The original Bicycle wheel was made in Paris in 1913. It was Duchamp's first Ready-made. In an interview with Pierre Cabanne, however, Duchamp noted that 'the word readymade did not appear until 1915, when I went to the United States. It was an interesting word, but when I put a bicycle wheel on a stool, the fork down, there was no idea of a "readymade" or anything else. It was just a distraction. I didn't have any special reason to do it, or any intention of showing it, or describing anything'.1
Duchamp later claimed that the reason for its fabrication was very simple:
To see the wheel turning was very soothing, very comforting, a sort of opening of avenues on other things than material life of every day. I liked the idea of having a bicycle wheel in my studio. I enjoyed looking at it just as I enjoy looking at the flames dancing in a fireplace. It was like having a fireplace in my studio, the movement of the wheel reminded me of the movement of the flames.2
Although Duchamp valued the Ready-mades he did not attach great importance to them as unique objects, and was content to produce a second or third version without any attempt to exactly duplicate the first. Thus, when the original Bicycle wheel was lost after Duchamp left for New York in 1915, he made a second version (now lost) the following year.3 A third version was produced for Sidney and Harriet Janis in 1951 and is now in the Museum of Modern Art, New York. The Moderna Museet, Stockholm, holds the fourth version, made by Ulf Linde and P.O. Ultvedt in 1960, and a fifth version was made by Richard Hamilton, London, in 1963. The example in the Gallery's collection is from an edition of eight produced by Galleria Schwarz, Milan, in 1964 with Duchamp's agreement. Two further examples from this edition were reserved for Duchamp and Arturo Schwarz, with a final example being presented to the Philadelphia Museum of Art.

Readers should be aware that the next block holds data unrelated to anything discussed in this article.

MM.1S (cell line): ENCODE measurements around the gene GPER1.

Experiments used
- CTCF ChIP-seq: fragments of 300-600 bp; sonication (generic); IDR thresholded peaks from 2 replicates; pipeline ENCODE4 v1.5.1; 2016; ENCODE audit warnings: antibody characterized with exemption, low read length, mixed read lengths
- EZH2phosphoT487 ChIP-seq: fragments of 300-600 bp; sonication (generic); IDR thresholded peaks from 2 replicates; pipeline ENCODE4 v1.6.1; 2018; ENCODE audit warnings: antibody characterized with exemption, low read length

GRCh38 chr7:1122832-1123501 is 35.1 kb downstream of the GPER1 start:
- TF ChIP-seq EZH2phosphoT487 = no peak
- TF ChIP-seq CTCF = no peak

Michael Lloyd & Michael Desmond European and American Paintings and Sculptures 1870-1970 in the Australian National Gallery 1992 p.114.
- Pierre Cabanne, Dialogues with Marcel Duchamp, London: Thames and Hudson, 1971, p.47.
- Arturo Schwartz, The Complete works of Marcel Duchamp, London: Thames and Hudson, 1969, p.442.
- 'When I moved from rue Saint-Hippolyte to leave for the United States', Duchamp explained later, 'my sister and sister-in-law took everything out, threw it in the garbage, and said no more about it'; Cabanne, op/cit., p.47.
Text © National Gallery of Australia, Canberra 2010